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Crowdfunding to boost veterinary services and research


University raises funds to provide accommodation, treatment and recovery programmes for fire-affected animals

The University of Sydney has launched an online appeal to raise funds for emergency veterinary assistance for wildlife, livestock and family pets affected by Australia’s bushfire crisis.

The university will provide emergency accommodation and treatment for injured animals, as well as specialist support for regional vets and wildlife carers.

Research teams will also work with government agencies and wildlife rescue shelters to collect data and develop recovery programmes.

“In response to the current bushfire emergency, the university is extending and increasing its current veterinary services for wildlife, livestock and companion animals affected by the bushfires as a matter of urgent priority,” a university statement said.

“A dedicated crowdfunding campaign has been established to enable the community to provide financial contributions to assist the university with this effort.”

So far, bushfires burning across eastern and southern Australia have destroyed more than 2,100 homes and killed 29 people. Andrew Constance, the New South Wales transport minister, has described the fires as “a humanitarian disaster” that have left tens of thousands of people homeless across the state.

The NSW Department of Primary Industries estimates that 2,800 horses, more than 2,000 dogs and around 500 cats are being housed at emergency evacuation shelters across the state.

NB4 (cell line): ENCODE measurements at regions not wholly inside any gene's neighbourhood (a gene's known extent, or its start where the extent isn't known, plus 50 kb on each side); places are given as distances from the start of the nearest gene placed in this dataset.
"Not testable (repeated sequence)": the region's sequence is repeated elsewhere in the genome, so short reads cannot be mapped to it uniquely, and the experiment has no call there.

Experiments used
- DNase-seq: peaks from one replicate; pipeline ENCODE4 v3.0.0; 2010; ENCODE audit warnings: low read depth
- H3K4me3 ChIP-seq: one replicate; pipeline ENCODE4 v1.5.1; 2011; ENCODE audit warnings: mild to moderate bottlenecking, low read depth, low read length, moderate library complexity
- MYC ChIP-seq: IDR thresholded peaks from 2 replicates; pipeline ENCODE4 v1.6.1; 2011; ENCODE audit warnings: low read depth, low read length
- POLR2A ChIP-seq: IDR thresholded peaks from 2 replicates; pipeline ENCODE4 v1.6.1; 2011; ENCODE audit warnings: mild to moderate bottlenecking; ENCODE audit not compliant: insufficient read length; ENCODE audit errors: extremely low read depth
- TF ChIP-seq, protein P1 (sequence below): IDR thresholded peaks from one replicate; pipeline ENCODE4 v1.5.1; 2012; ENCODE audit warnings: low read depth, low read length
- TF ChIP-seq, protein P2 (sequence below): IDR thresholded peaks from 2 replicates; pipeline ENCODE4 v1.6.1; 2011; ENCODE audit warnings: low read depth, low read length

The university has two veterinary hospitals in Sydney’s outer suburbs, which are treating wildlife affected by the fires. Its expanded emergency veterinary services will include a national koala health hub to provide online clinical assessment resources for veterinary clinic staff. There is information on treating koalas for burns and infectious diseases, as well as recommended dosages for commonly used veterinary drugs.

Frazer Allan, head of the university’s school of veterinary science, said the campaign would support the work of state agencies and animal welfare charities such as WIRES, the state’s largest wildlife rescue and education service.

“The Sydney school of veterinary science and the wider university has a wealth of knowledge and resources that it can and has used to help wildlife impacted by the bushfire crisis,” he said in a university statement.

“We welcome the public’s support in helping us to use our expertise and services to do whatever we can to both assist the vets and other professionals treating animals as well as using our own clinics to treat affected animals.”